Shutterbug’s Exclusive photokina Coverage; Formats Aplenty, Printer/Camera Workflows, And A 3D Comeback Page 2
The other pronounced “new” format, the so-called Leica Pro Format, is actually a 45x30mm sensor, yielding 37.5 megapixels, compliments of Kodak’s Imaging Sensor group. The camera to hold that sensor is the Leica S2, a complete system camera (or it will be when it starts rolling out in the summer of 2009) that will include various lenses, including a 70mm f/2.5, a 120mm f/2.5, and a 24mm f/2.8. The all-metal body will offer two shutters, one a leaf and one a focal plane, so both studio and field photographers will benefit. It is, I’ll grant, a true D-SLR form, but more in the shape and heft of a Pentax 67—if you remember that camera—which oddly enough was dubbed the “Texas Leica.”
It’s off to the races in the pro group with one seeming to outdo the others in the megapixel race. Another Kodak sensor cooperative effort is with Hasselblad in the H3DII-50, the top model of Hasselblad’s H3DII family and their fourth-generation medium format camera. Twice the physical size of the largest 35mm D-SLR image sensor, the 50 million pixel KAF-50100 is 48x36mm. But the megapixel race went further with Phase One’s 60.5-megapixel back that delivers an ISO range of ISO 50-1600.
This might seem like so much marketing madness, but the evolution in size and resolution has other implications. While sensors get bigger, or pile on the megapixels, one thing is becoming apparent to scientists—how it is possible that the next generation of sensors might well outstrip the current crop of glass. There will be need for refinements in lens making, or image processing, or in both done cooperatively, so that the sensors do not over-resolve beyond the point that current glass can handle. Where is that boundary? Some say we are fast approaching it, given the super megapixel sensors, and that future software might not only deal with lens correction, but lens enhancement to bring the glass up to snuff. In other words, optics and software will meet and image processing and lens technology will go hand in hand.
Actually there is a new sensor to discuss—Fujifilm announced new developments in their “Super CCD EXR” sensor, which, among other things, can capture two images simultaneously, one at high sensitivity and the other at low sensitivity. The processor then generates a photo that has the best of both ISO worlds, an image with supposed higher dynamic range. This is done, I am told, by controlling the time in which the charge accumulates at the photo diode (pixel) site. Unlike their previous sensor—the Super CCD SR that recorded highlights and shadows in a dual fashion using pixels with high and low sensitivity—the EXR uses all the same size imaging elements and manipulates the exposure time on each site, depending on the highlight and shadow distribution in the image. This “switchable sensor” is said to change to suit the lighting conditions and subject.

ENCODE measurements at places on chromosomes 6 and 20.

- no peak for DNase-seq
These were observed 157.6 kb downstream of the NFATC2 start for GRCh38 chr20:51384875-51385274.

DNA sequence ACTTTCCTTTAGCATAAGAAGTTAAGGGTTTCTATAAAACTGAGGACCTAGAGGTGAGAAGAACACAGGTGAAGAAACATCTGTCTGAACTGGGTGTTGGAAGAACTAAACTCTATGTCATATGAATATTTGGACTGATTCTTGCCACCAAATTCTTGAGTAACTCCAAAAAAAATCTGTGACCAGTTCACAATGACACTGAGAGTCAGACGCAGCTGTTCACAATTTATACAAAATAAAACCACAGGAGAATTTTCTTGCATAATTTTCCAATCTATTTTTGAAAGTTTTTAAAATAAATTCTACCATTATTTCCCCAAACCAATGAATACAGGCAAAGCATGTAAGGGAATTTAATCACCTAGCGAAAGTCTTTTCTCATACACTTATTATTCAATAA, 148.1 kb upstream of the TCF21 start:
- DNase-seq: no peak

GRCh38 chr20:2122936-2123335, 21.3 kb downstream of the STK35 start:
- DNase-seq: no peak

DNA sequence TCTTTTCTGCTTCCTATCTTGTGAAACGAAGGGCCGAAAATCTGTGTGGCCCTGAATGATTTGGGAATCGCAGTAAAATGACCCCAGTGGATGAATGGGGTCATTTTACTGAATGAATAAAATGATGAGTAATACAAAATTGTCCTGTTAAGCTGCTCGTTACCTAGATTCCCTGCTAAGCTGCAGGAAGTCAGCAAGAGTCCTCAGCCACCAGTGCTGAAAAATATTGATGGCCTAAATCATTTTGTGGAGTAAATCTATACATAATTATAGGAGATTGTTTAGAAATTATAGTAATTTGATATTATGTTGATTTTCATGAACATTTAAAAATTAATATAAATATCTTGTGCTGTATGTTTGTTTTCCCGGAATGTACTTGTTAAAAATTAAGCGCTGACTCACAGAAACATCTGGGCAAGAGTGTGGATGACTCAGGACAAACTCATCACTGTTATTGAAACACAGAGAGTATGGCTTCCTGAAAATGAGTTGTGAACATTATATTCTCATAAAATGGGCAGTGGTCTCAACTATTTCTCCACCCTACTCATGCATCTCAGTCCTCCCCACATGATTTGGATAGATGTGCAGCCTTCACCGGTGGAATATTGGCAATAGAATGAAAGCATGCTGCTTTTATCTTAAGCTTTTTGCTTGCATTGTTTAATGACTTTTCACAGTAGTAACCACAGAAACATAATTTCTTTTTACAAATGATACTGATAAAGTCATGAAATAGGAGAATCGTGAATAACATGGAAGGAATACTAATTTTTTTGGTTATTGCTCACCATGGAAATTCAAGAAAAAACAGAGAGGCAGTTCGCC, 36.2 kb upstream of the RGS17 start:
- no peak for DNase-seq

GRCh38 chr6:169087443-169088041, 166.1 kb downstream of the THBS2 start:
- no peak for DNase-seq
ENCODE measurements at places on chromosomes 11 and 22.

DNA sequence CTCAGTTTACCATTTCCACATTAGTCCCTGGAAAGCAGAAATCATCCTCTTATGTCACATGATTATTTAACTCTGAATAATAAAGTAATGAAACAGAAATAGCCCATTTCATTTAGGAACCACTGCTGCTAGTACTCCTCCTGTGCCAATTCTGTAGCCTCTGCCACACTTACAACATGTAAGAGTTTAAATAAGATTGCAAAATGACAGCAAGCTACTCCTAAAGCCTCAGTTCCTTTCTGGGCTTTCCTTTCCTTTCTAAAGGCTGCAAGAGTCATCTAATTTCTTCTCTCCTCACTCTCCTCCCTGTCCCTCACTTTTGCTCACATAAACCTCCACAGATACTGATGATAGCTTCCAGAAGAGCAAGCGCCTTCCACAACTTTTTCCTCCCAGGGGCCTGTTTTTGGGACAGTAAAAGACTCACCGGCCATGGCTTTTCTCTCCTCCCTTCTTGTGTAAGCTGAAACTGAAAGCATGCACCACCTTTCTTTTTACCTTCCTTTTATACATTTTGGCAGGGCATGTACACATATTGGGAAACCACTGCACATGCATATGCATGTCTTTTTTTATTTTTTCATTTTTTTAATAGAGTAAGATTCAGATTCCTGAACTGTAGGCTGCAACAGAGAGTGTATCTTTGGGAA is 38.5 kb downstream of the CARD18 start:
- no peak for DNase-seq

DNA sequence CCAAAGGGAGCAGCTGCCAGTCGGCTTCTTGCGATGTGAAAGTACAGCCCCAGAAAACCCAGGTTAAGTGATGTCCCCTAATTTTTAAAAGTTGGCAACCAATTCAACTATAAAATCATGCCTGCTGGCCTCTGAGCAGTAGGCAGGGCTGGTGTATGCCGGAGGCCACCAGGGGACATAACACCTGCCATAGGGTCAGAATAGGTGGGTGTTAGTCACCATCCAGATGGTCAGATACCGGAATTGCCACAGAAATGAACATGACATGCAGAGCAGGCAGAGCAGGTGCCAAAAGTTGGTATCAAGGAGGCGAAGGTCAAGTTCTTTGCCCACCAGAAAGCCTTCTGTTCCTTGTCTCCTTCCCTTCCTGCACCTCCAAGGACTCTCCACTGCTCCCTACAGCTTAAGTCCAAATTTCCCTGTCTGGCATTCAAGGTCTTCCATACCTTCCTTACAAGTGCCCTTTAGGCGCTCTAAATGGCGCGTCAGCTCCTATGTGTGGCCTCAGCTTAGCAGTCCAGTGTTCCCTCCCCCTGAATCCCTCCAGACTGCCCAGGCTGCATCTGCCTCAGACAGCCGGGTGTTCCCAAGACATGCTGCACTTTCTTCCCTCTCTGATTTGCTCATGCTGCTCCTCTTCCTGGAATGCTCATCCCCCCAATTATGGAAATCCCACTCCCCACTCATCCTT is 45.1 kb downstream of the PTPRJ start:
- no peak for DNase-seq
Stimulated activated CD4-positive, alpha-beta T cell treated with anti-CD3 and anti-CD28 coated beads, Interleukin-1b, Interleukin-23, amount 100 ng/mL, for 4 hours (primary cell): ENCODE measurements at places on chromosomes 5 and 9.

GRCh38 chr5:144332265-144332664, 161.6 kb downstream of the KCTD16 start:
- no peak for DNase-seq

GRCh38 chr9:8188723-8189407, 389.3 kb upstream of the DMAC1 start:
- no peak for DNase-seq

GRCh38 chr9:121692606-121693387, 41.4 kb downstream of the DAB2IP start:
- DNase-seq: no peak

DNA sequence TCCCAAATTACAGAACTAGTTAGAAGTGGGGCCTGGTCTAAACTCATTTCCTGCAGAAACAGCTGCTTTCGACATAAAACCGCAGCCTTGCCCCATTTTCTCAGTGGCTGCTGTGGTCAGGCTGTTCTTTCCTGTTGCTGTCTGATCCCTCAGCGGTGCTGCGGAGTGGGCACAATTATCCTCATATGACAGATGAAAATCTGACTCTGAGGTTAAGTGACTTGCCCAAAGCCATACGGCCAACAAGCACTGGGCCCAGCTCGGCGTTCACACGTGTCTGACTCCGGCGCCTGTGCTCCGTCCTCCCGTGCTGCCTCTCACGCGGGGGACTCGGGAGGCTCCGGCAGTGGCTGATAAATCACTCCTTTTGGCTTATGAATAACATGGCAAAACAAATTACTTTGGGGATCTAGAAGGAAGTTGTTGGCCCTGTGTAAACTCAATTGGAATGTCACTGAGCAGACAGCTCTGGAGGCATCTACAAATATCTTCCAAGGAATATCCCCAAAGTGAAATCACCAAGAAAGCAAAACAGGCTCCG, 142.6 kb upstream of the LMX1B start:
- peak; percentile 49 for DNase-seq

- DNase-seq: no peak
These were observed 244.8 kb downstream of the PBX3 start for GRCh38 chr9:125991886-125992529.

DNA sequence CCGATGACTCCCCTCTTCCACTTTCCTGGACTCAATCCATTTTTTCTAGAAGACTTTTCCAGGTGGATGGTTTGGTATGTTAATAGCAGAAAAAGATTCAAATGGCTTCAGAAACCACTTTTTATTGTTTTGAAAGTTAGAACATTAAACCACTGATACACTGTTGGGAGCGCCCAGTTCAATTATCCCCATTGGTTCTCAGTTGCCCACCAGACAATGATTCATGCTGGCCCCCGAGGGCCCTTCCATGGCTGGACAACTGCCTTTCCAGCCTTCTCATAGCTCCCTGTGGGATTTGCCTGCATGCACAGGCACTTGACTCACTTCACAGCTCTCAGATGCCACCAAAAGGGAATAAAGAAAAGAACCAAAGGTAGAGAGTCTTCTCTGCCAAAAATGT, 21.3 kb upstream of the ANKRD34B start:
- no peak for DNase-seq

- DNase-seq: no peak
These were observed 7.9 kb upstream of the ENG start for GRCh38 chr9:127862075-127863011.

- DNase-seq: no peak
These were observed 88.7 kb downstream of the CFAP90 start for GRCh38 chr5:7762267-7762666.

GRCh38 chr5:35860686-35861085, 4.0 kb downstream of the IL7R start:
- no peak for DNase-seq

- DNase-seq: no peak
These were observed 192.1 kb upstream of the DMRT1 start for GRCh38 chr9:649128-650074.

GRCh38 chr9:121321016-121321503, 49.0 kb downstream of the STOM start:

I suppose it was inevitable that someone came up with a digital 3D option, and this year Fujifilm met the challenge. The new camera and printing system starts with a newly developed chip Fujifilm dubs the “RP (Real Photo) Processor 3D.” It synchronizes data passed to it by the dual sensors in the FinePix 3D camera and blends the images, for stills and movies(!). The camera has a “built-in 3D auto” setup that is said to determine the best shooting conditions for both sensors. To snag the image there are twin Fujinon lenses; to view it there is a new 8.4” 3D Photo Frame that allows you to view in both 2D and 3D, the latter without special glasses thanks to a light direction control module in back of the frame that controls light to right and left eye direction.
What about prints? Fuji has drawn on their minilab experience to develop a 3D printing system using what they dub a “fine pitch” lenticular sheet, much like the old Nimslo prints in appearance. The samples we saw were reminiscent of past 3D images, and while it certainly will appeal to those few who miss the 3D prints of the past it seems more a passing fancy to me. But Fujifilm also foresees using this twin-lens technology for more than just 3D: for simultaneous wide and tele shooting, ultra-wide panoramas, and shooting movies and stills at the same time, without pause. Any takers?
I also have to put Kodak’s announcement of a new generation of Ektar color negative film, said to be the finest grain color negative film ever made, at the top of my highlight list. The new ISO 100 film incorporates Kodak Vision Motion Picture Film Technology to achieve its impressive look. Way to go, EK, and we look forward to testing it soon.
But if anybody is shooting film, at least in the amateur sector, it’s news to Europeans, at least, who seem to brandish digital and cell phone cameras at every possible occasion for moments sublime, ridiculous, and mundane.
That said, there’s lots more to consider, from lighting to memory cards to new D-SLRs to high-end digicams. While some product may be on the shelves for the coming season, others are more twinkles in some engineers’ eyes. You can rest assured that we will be testing many of the top products in these reports in issues to come.